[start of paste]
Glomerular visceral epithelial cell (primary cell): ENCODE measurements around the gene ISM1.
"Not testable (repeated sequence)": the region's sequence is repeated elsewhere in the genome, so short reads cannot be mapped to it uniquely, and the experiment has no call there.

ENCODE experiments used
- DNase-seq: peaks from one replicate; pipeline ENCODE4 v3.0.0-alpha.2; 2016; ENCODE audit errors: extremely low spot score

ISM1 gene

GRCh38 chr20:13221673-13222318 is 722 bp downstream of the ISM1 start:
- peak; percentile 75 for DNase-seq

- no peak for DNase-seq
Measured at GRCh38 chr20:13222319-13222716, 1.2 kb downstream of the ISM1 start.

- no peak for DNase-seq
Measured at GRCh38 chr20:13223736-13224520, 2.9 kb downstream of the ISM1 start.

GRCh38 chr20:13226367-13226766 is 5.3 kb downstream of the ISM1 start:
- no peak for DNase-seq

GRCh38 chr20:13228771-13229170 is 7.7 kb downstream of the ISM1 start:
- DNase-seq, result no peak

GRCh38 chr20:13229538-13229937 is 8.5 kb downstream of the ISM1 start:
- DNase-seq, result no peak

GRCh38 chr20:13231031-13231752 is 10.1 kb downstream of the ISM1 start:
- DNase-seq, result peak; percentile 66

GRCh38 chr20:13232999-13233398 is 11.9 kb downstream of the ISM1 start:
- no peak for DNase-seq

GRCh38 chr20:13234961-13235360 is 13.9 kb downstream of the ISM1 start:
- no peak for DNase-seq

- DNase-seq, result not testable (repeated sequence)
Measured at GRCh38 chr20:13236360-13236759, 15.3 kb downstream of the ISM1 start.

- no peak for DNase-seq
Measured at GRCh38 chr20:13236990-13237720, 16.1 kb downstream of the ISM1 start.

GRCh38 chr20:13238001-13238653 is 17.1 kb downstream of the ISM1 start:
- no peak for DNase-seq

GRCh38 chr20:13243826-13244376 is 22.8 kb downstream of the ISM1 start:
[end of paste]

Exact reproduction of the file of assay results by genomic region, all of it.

Glomerular visceral epithelial cell (primary cell): ENCODE measurements around the gene ISM1.
"Not testable (repeated sequence)": the region's sequence is repeated elsewhere in the genome, so short reads cannot be mapped to it uniquely, and the experiment has no call there.

ENCODE experiments used
- DNase-seq: peaks from one replicate; pipeline ENCODE4 v3.0.0-alpha.2; 2016; ENCODE audit errors: extremely low spot score

ISM1 gene

GRCh38 chr20:13221673-13222318 is 722 bp downstream of the ISM1 start:
- peak; percentile 75 for DNase-seq

- no peak for DNase-seq
Measured at GRCh38 chr20:13222319-13222716, 1.2 kb downstream of the ISM1 start.

- no peak for DNase-seq
Measured at GRCh38 chr20:13223736-13224520, 2.9 kb downstream of the ISM1 start.

GRCh38 chr20:13226367-13226766 is 5.3 kb downstream of the ISM1 start:
- no peak for DNase-seq

GRCh38 chr20:13228771-13229170 is 7.7 kb downstream of the ISM1 start:
- DNase-seq, result no peak

GRCh38 chr20:13229538-13229937 is 8.5 kb downstream of the ISM1 start:
- DNase-seq, result no peak

GRCh38 chr20:13231031-13231752 is 10.1 kb downstream of the ISM1 start:
- DNase-seq, result peak; percentile 66

GRCh38 chr20:13232999-13233398 is 11.9 kb downstream of the ISM1 start:
- no peak for DNase-seq

GRCh38 chr20:13234961-13235360 is 13.9 kb downstream of the ISM1 start:
- no peak for DNase-seq

- DNase-seq, result not testable (repeated sequence)
Measured at GRCh38 chr20:13236360-13236759, 15.3 kb downstream of the ISM1 start.

- no peak for DNase-seq
Measured at GRCh38 chr20:13236990-13237720, 16.1 kb downstream of the ISM1 start.

GRCh38 chr20:13238001-13238653 is 17.1 kb downstream of the ISM1 start:
- no peak for DNase-seq

GRCh38 chr20:13243826-13244376 is 22.8 kb downstream of the ISM1 start: